Metal contamination also occurred in the distribution system and, in particular, post-treatment contamination was substantial for cadmium and lead. However, most of the disease burden associated with these two contaminants appeared to be due to contaminated dam water and ineffective treatment. Consequently, reducing the disease burden could best be achieved by protecting water catchment and upgrading water treatment systems. Several studies have shown that electrocoagulation can reduce the quantity of metal ions in water to a very low level.38–41 The technique could be particularly effective when used before conventional chemical treatment. Further, comparison of the disease burden due to metal contamination observed in our study and that due to microbial contamination in other African studies indicates that chemical contaminants could be as important as microbial contaminants in piped water supplies.
This study was made possible by the World Academy of Sciences (TWAS) in Trieste and the Council of Scientific and Industrial Research in New Delhi, which awarded a doctoral fellowship to Tunde O Etchie.
- Guidelines for drinking water quality. 4th edition. Geneva: World Health Organization; 2011.
- Howard G, Pedley S, Tibatemwa S. Quantitative microbial risk assessment to estimate health risks attributable to water supply: can the technique be applied in developing countries with limited data? J Water Health 2006; 4: 49-65 pmid: 16604838.
- Bartram J, Corrales L, Davison A, Deere D, Drury D, Gordon B et al. Water safety plan manual: step-by-step risk management for drinking-water suppliers. Geneva: World Health Organization; 2009. Available from: http://whqlibdoc.who.int/publications/2009/9789241562638_eng_print.pdf [accessed 20 March 2013].
- Crawford-Brown D, Crawford-Brown S. Cumulative risk assessment framework for waterborne contaminants. J Environ Protect 2012; 3: 400-13 http://dx.doi.org/10.4236/jep.2012.35050.
- Ince M, Basir D, Oni OOO, Awe EO, Ogbechie V, Korve K et al. Rapid assessment of drinking-water quality in the Federal Republic of Nigeria: country report of the pilot project implementation in 2004–2005. Geneva & New York: World Health Organization & United Nations Children’s Fund; 2010.
- Ajayi O, Agbola SB, Olokesusi BF, Wahab B, Taiwo OJ, Gbadegesin M et al. Flood management in an urban setting: a case study of Ibadan metropolis. In: Martins O, Idowu OA, Mbajiorgu CC, Jimoh OD, Oluwasanya GO, editors. Hydrology for disaster management. Nsukka: Nigerian Association of Hydrological Sciences; 2012:65-81. Available from: http://journal.unaab.edu.ng/index.php/NAHS/article/download/914/882 [accessed 21 May 2013].
- African Development Bank Group [Internet]. Project: urban water supply and sanitation for Oyo and Taraba States. Country: Nigeria. Project appraisal report. Available from: http://www.afdb.org/fileadmin/uploads/afdb/Documents/Project-and-Operations/AR%20Nigeria002En.pdf [accessed 21 May 2013].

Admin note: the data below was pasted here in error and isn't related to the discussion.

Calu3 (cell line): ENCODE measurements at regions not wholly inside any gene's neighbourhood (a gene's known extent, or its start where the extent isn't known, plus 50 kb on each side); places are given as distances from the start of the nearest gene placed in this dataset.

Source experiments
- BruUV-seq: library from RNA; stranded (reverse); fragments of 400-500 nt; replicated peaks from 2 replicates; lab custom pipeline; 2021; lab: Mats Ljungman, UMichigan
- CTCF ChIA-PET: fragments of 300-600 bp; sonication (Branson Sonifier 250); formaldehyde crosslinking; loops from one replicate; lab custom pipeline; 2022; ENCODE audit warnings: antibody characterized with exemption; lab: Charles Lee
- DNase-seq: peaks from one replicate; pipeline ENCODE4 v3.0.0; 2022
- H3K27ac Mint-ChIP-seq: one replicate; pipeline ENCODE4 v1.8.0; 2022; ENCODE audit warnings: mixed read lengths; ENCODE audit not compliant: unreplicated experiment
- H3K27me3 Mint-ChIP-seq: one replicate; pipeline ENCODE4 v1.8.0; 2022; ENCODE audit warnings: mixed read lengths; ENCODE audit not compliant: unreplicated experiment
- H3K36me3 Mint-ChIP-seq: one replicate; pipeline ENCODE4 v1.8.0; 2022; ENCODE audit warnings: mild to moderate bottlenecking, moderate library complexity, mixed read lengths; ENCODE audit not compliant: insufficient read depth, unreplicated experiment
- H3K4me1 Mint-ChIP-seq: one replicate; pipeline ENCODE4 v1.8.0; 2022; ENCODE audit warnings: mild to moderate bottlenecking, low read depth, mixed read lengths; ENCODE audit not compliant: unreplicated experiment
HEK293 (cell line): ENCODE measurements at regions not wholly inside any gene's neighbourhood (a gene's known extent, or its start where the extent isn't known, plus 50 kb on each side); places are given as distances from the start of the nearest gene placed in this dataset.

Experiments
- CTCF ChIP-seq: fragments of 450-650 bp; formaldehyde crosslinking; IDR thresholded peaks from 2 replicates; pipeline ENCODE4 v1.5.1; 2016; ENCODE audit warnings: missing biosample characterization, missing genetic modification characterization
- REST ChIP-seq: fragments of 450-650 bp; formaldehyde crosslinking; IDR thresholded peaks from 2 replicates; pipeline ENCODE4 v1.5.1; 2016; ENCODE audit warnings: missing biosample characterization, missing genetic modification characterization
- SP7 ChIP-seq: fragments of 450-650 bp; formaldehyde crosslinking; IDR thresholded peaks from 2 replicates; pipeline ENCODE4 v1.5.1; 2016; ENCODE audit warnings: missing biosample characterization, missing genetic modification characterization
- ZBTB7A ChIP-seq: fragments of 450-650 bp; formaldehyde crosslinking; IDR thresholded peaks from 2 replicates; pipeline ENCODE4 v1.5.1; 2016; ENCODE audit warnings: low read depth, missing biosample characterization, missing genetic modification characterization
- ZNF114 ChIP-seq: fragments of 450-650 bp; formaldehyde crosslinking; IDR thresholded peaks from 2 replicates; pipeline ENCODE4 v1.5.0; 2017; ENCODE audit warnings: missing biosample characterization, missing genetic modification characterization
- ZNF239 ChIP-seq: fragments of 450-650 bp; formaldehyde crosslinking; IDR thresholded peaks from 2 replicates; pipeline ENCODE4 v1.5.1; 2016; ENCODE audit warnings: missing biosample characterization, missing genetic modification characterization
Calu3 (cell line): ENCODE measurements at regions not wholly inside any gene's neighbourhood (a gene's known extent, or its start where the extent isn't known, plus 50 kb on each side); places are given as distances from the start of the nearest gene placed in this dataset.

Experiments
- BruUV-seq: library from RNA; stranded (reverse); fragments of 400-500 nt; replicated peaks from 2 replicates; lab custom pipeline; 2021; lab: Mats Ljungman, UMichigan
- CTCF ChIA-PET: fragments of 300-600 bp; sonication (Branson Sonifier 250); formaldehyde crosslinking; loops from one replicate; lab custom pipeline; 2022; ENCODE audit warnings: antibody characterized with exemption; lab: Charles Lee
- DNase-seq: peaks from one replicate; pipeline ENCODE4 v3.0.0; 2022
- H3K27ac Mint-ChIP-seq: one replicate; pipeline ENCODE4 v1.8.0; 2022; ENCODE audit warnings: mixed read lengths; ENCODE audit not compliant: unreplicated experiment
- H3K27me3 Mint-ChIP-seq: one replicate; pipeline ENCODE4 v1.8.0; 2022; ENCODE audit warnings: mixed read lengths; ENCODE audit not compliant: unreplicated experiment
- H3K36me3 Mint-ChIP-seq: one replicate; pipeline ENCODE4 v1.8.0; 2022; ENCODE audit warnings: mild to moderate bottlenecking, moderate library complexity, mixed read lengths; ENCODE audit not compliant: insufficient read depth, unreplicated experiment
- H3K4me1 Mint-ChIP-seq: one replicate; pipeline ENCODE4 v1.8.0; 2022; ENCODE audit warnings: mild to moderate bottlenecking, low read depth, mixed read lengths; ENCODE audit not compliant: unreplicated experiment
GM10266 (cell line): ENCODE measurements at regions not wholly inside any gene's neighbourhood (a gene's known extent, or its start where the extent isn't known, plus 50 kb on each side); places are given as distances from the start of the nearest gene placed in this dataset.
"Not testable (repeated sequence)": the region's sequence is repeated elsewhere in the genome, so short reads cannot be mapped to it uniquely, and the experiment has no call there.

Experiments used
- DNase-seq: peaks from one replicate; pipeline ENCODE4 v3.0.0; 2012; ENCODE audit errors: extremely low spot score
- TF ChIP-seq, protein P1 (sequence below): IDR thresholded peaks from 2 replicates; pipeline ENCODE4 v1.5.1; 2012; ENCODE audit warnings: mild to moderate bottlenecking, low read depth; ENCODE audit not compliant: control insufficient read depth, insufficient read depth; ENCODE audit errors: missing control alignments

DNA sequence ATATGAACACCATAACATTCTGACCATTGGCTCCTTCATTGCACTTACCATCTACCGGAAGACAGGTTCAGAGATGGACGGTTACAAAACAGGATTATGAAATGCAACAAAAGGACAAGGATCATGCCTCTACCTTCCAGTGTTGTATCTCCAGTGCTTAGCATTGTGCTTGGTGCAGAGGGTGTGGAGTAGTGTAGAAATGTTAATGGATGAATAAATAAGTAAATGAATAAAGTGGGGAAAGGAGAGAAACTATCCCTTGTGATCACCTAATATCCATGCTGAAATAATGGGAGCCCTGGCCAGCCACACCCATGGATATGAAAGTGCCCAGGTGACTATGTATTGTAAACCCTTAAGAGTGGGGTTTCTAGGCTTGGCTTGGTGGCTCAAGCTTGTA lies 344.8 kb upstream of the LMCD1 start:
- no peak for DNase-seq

- Oyo State [Internet]. Oyo State Water Corporation launches urban water supply. Oyo State Press/News 6 November 2012. Available from: http://www.oyostate.gov.ng/oyo-state-water-corporation-launches-urban-water-supply [accessed 15 April 2013].
- African Development Bank Group [Internet]. Nigeria: project completion report, Ibadan Water Supply II Project. Abidjan: ADBG, Infrastructure Department, Central and West Region; 2004. Available from: http://www.afdb.org/en/documents/project-operations/projectprogramme-completion-reports/2/ [accessed 17 May 2013].
- Thompson T, Fawell J, Kunikane S, Jackson D, Appleyard S, Callen P et al. Chemical safety of drinking-water: assessing priorities for risk management. Geneva: World Health Organization; 2007. Available from: http://whqlibdoc.who.int/publications/2007/9789241546768_eng.pdf [accessed 15 April 2013].
- California Department of Public Health. Evaluation of potential exposure to contaminants in private well water: Cloverdale, Sonoma County, California. Atlanta: United States Department of Health and Human Services, Agency for Toxic Substances and Disease Registry; 2009. Available from: http://www.ehib.org/projects/PrivateWellCloverdaleHC_121009.pdf [accessed 15 April 2013].
- Site remediation and waste management program, New Jersey Department of Environmental Protection. Development of site-specific impact to ground water soil remediation standards using the soil-water partition equation. Trenton: New Jersey Department of Environmental Protection; 2008. Available from: http://www.nj.gov/dep/srp/guidance/rs/partition_equation.pdf [accessed 15 April 2031].
- Risk assessment guidance for Superfund. Volume 1. Human health evaluation manual (Part A). Interim final. Washington: United States Environmental Protection Agency; 1989 (EPA/540/1−89/002). Available from: http://www.epa.gov/oswer/riskassessment/ragsa/index.htm [accessed 15 April 2013].
- Risk assessment guidance for Superfund. Volume I: human health evaluation manual (Part E: supplemental guidance for dermal risk assessment). Final. Washington: United States Environmental Protection Agency; 2004 (EPA/540/99/005). Available from: http://www.epa.gov/oswer/riskassessment/ragse/pdf/part_e_final_revision_10-03-07.pdf [accessed 21 May 2013].
- Dermal exposure assessment: a summary of EPA approaches. Washington: Environmental Protection Agency; 2007 (EPA/600/R-07/040F). Available from: http://cfpub.epa.gov/ncea/cfm/recordisplay.cfm?deid=183584 [accessed 15 April 2013].
- WHO human health risk assessment toolkit: chemical hazards. Geneva: World Health Organization; 2010. Available from: http://libdoc.who.int/publications/2010/9789241548076_eng.pdf [accessed 30 March 2013].